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Experimental Constraints on Chondrule Formation

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Chondrule textures depend on the extent of melting of the chondrule precursor material when cooling starts. If viable nuclei remain in the melt, crystallization begins immediately, producing crystals with shapes that approach equilibrium. If not, crystallization does not occur until the melt is supersaturated, resulting in more rapid growth rates and the formation of skeletal or dendritic crystals. A chondrule texture thus indicates whether nuclei were destroyed, which implies a melting temperature above the liquidus temperature for its particular composition. The presence or absence of skeletal or dendritic crystals in chondrules can be used to constrain their peak temperatures, which range from 1400-1850×C. Heating times of less than a second result in aggregates of starting materials coated with glass, resembling agglutinates rather than objects with typical chondrule textures, suggesting that heating times are longer. Chondrule textures can be duplicated with a very wide range of cooling rates, but if olivine zoning is to be matched the cooling rate should be within the range 10- 1000×C/hr. The size of overgrowths on relict grains cannot be used to infer cooling rates. Chondrules melted in a canonical nebular gas lose sulfur and alkalis in minutes, while iron loss from the silicate melt continues over many hours. Mass loss and isotopic fractionation can be suppressed if the partial pressures of the species of interest are high enough in the ambient gas. Chondrule bulk and mineral composition arrays can be reproduced to a large extent by evaporation. However, condensation of SiO into the melt can simulate the zonation in some chondrules, with pyroxene and a silica polymorph near the rims. The partial equilibration of chondrule melt with noncanonical nebular gas would require heating for time periods of hours.
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Chondrites and the Protoplanetary Disk
ASP Conference Series, Vol. 341, 2005
A. N. Krot, E. R. D. Scott, & B. Reipurth, eds.
286
Experimental Constraints on Chondrule Formation
R. H. Hewins
CP 52 LEME, Muséum National d'Histoire Naturelle, 57 rue Cuvier, 75321 Paris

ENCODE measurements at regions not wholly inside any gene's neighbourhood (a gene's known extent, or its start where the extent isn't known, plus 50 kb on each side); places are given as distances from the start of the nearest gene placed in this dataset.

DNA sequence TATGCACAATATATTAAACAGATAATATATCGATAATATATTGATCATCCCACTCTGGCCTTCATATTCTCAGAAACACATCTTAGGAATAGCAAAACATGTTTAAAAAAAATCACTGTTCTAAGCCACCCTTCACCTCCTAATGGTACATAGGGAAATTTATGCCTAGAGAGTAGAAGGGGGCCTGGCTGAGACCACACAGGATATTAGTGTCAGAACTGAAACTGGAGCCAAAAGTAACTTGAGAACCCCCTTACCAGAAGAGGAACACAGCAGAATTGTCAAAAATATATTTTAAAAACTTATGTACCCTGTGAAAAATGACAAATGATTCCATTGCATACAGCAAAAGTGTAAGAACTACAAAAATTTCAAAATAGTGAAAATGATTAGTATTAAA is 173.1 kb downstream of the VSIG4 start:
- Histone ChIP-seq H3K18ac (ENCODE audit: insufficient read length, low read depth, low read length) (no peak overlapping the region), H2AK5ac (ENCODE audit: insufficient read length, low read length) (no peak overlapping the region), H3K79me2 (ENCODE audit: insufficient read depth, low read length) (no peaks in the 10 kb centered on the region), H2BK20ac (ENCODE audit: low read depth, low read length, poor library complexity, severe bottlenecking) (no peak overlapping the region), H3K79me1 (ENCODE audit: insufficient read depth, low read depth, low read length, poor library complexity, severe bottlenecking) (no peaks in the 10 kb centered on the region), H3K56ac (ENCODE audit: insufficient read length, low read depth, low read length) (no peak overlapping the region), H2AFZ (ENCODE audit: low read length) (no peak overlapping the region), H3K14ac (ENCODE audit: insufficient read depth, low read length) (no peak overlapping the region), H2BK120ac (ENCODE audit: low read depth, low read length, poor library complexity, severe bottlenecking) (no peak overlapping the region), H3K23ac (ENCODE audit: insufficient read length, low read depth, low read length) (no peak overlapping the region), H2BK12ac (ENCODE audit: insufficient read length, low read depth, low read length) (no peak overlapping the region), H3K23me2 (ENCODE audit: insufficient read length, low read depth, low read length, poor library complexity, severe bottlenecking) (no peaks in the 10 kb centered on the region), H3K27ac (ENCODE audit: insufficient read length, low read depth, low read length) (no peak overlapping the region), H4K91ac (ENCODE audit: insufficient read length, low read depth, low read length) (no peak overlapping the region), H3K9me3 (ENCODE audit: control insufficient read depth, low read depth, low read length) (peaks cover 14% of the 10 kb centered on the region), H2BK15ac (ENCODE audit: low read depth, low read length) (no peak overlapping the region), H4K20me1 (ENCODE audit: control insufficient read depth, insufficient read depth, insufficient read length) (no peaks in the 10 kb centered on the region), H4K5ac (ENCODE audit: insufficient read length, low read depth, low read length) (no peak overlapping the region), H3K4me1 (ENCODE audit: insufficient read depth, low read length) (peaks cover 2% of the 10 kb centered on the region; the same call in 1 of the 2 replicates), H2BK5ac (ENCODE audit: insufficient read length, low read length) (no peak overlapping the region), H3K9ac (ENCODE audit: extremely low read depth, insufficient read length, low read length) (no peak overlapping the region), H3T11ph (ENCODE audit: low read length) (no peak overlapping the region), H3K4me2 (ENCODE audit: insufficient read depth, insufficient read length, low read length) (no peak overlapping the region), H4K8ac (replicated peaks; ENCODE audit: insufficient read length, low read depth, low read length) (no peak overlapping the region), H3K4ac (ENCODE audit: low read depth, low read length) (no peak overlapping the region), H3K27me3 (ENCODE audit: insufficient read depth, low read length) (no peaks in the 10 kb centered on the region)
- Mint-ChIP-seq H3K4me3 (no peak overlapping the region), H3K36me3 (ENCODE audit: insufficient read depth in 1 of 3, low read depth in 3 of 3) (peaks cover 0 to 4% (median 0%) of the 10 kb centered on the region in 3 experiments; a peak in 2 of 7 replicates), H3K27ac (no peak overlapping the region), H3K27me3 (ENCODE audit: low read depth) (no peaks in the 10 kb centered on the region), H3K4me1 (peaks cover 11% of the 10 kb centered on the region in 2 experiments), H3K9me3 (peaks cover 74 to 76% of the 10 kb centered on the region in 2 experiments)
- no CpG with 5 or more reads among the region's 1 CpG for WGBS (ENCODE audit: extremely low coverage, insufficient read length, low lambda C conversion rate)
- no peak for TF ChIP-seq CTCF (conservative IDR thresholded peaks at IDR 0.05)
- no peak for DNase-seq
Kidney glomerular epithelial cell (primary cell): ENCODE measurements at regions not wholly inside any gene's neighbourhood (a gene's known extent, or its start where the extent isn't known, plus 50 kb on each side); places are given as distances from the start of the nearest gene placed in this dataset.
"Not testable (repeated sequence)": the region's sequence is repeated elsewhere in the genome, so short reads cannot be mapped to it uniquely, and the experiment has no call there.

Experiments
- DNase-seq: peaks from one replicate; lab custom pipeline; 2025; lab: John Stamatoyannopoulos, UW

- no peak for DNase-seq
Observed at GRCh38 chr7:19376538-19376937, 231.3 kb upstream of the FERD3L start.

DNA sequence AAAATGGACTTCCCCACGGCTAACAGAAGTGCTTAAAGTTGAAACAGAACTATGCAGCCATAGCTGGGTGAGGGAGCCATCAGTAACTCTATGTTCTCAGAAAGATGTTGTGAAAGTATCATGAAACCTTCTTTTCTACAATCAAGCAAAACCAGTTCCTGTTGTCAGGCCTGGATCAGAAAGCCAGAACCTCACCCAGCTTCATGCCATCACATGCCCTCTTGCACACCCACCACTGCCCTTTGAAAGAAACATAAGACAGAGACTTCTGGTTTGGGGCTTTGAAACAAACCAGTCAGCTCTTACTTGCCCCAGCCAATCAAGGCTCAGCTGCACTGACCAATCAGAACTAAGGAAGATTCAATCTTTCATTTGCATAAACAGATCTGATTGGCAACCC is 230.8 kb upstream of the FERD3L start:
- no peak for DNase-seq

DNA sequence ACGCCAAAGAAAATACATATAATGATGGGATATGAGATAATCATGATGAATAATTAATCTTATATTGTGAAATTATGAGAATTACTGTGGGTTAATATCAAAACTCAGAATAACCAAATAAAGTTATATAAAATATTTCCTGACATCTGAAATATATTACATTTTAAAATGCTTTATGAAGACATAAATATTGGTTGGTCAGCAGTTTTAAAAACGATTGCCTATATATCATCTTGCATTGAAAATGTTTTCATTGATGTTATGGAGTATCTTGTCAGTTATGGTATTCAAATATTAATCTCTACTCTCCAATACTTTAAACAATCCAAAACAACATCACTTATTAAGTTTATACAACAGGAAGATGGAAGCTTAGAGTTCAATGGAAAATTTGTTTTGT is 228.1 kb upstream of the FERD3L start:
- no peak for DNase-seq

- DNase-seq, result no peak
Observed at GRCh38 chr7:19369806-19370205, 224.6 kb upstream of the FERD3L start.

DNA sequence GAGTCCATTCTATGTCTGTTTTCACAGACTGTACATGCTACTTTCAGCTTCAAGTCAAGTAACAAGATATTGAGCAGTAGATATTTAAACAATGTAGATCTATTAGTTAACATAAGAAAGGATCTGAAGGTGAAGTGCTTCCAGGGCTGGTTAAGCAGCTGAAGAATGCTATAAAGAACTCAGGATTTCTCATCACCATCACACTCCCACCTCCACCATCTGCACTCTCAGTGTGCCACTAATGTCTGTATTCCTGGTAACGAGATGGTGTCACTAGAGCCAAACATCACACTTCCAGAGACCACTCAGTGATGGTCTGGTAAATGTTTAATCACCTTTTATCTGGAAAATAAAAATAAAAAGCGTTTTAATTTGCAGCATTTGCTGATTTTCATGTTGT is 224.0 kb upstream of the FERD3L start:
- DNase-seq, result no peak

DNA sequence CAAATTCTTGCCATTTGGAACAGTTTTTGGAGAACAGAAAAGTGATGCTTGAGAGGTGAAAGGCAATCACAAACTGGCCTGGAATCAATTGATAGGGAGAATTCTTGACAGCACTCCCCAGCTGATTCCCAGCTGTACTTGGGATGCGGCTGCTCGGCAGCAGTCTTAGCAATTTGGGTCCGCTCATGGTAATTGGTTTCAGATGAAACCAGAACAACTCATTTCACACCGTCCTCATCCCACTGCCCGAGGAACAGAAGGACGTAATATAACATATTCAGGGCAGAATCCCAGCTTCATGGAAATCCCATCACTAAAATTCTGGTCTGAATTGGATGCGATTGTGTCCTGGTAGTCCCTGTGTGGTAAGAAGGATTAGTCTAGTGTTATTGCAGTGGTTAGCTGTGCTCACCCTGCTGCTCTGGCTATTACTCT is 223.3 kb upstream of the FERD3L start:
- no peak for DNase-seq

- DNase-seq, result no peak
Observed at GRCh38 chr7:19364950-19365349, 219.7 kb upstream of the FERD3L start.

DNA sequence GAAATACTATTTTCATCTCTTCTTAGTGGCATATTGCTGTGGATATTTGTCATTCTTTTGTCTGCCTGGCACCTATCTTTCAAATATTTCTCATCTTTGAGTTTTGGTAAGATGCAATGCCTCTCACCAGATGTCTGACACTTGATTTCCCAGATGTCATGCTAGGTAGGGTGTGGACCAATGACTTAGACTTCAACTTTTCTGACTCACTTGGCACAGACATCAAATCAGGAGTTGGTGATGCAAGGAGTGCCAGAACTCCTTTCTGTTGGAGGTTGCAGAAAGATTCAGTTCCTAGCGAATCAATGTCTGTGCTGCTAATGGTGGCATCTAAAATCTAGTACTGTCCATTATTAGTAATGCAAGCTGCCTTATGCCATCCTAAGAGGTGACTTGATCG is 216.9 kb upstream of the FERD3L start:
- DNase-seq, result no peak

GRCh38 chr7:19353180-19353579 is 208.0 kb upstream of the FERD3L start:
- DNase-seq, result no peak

CEDEX 05, France
Laboratoire Magmas et Volcans,OPGC - Université Blaise Pascal, 5 rue Kessler,
63038 Clermont-Ferrand cedex, France
Geological Sciences, Rutgers University, 610 Taylor Road, Piscataway, NJ 08854,
USA
H. C. Connolly, Jr.
Physical Sciences, Kingsborough College and the Graduate School of the City
University of New York, 2001 Oriental Blvd., Brooklyn, NY 10024, USA
Earth and Planetary Sciences, American Museum of Natural History, Central
Park West, New York, NY 11024, USA
G. E. Lofgren
Astromaterials Acquisition and Curation, NASA Johnson Space Center, Houston,
TX 77058, USA
G. Libourel
Centre de Recherches Pétrographiques et Géochimiques, CRPG-CNRS, UPR
2300, 15 Rue Notre-Dame des Pauvres, BP 20, 54501 Vandoeuvre les Nancy,
France
Ecole Nationale Supérieure de ologie, ENSG-INPL, BP40, 54501 Vandoeuvre-
les-Nancy, France
Experimental Constraints on Chondrule Formation 287
Abstract. Chondrule textures depend on the extent of melting of the chondrule precur-
sor material when cooling starts. If viable nuclei remain in the melt, crystallization be-
gins immediately, producing crystals with shapes that approach equilibrium. If not,
crystallization does not occur until the melt is supersaturated, resulting in more rapid
growth rates and the formation of skeletal or dendritic crystals. A chondrule texture
thus indicates whether nuclei were destroyed, which implies a melting temperature
above the liquidus temperature for its particular composition. The presence or absence
of skeletal or dendritic crystals in chondrules can be used to constrain their peak tem-
peratures, which range from 1400-1850ºC. Heating times of less than a second result